A move was made in 1884 for the organ to be re-positioned. Two Faculties exist referring to this. The first, dated 8th July 1884, gives authority for “the organ to be removed from the Chancel and placed in the south transept”. This was during the incumbency of the Reverend Stanley Leathes, D.D. Twelve years later a mammoth Faculty included this entry that the organ in its present position “spoils the architectural proportions of the chancel and that it is desirable it should be moved to the south transept (or some other spot) where it would not spoil the architectural effect of the building and would be equally well placed both as regards choir and congregation for leading the musical part of the service”. At a meeting held on 25th April 1903 “The Rector (The Reverend H. B. Boyd) then intimated that he was “desirous to see a new organ replace the present inefficient and worn out instrument; he hoped the communicants would agree with him, which they showed very clearly they did. Mr. Rogers (the schoolmaster) made a few remarks showing how needful a new organ was, and the value of each and all co-operating with one another in raising the needful funds”.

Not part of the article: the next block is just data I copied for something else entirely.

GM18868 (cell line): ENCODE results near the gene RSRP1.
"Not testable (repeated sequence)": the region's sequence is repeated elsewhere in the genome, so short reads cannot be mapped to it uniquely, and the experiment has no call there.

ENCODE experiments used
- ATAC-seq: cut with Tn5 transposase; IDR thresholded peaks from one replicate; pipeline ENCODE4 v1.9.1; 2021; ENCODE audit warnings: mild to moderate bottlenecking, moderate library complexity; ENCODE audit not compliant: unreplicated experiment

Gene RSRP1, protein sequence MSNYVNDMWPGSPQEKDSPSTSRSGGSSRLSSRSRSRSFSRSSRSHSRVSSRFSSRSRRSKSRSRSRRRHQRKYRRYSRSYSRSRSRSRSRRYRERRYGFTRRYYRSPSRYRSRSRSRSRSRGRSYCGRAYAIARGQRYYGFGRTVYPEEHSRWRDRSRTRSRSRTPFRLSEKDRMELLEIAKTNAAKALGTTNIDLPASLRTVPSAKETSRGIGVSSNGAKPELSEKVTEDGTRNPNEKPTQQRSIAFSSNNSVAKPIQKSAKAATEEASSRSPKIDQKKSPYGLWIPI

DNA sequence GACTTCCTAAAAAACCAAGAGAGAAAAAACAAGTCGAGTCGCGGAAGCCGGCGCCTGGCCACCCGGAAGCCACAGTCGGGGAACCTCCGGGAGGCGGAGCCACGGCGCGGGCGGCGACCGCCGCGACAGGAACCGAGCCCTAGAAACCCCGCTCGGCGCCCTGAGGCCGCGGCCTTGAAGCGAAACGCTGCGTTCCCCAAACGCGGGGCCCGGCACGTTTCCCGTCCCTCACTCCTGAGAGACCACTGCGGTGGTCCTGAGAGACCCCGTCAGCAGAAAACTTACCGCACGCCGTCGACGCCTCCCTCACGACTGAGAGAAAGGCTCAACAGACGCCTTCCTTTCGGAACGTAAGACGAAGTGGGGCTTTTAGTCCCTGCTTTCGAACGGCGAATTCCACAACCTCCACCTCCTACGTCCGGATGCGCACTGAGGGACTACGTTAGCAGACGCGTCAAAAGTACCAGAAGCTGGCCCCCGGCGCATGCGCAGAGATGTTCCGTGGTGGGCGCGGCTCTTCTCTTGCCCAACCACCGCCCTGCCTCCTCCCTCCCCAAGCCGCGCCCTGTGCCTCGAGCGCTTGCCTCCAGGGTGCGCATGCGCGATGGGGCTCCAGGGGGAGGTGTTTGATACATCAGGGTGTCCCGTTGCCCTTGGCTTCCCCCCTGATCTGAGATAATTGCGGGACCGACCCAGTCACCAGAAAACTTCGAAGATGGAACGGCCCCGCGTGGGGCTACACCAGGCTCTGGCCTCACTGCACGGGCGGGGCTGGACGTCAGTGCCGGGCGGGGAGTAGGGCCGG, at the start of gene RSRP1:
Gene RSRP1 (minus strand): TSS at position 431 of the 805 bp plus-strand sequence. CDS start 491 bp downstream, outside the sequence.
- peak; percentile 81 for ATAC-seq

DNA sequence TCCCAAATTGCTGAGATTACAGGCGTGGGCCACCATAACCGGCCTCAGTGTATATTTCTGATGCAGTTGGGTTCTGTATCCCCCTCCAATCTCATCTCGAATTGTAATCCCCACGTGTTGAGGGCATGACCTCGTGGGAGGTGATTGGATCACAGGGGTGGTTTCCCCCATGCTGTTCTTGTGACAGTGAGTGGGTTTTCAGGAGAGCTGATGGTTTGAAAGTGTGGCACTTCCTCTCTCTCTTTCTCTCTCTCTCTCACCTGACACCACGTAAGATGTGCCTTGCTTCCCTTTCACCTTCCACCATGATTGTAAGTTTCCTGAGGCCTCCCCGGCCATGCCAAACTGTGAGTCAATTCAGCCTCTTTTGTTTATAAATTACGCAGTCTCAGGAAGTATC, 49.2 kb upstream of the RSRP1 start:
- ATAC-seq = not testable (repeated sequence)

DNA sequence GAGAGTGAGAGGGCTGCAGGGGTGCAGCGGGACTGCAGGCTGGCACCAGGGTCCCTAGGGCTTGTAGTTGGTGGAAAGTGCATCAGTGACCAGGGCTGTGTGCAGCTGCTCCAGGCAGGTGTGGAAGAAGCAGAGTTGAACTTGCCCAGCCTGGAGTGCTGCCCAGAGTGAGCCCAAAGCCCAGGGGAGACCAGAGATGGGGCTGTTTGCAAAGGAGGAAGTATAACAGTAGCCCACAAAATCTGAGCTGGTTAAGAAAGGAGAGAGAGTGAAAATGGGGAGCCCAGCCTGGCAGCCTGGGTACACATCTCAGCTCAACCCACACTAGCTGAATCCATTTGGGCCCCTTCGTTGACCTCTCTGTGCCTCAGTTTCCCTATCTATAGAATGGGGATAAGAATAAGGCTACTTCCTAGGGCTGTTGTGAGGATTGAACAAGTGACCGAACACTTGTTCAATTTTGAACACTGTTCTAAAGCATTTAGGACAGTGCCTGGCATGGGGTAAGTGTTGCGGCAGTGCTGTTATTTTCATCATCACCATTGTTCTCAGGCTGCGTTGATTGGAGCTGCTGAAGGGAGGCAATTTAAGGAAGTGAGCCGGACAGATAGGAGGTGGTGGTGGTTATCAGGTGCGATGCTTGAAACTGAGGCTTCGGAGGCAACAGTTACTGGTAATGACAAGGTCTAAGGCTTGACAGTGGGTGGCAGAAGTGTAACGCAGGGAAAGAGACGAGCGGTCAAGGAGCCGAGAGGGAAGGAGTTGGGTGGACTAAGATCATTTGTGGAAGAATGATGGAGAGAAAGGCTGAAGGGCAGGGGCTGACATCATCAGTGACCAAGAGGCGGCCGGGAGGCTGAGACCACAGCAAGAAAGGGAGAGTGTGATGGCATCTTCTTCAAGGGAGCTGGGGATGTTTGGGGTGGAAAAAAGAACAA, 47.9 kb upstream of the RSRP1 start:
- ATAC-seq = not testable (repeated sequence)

In the Parish Magazine three months later is this entry “At last we are embarked on the difficult task of raising funds for our new organ. The present instrument is wholly inadequate to the size of the church and the character of the services; it is also a disfigurement both by its shape and position. The new instrument will stand in the south transept, opposite the side-chapel. The Bishop of Rochester has written to the Rector approving of the step that is being taken, and recommending its support; as he truly says, the present organ is ‘quite unworthy of the noble church in which it stands”. At present no steps have been taken to raise funds in the village; but the Rector has already collected a large sum, and a meeting of the congregation has been held to see what we can do here to help on this most desirable improvement”.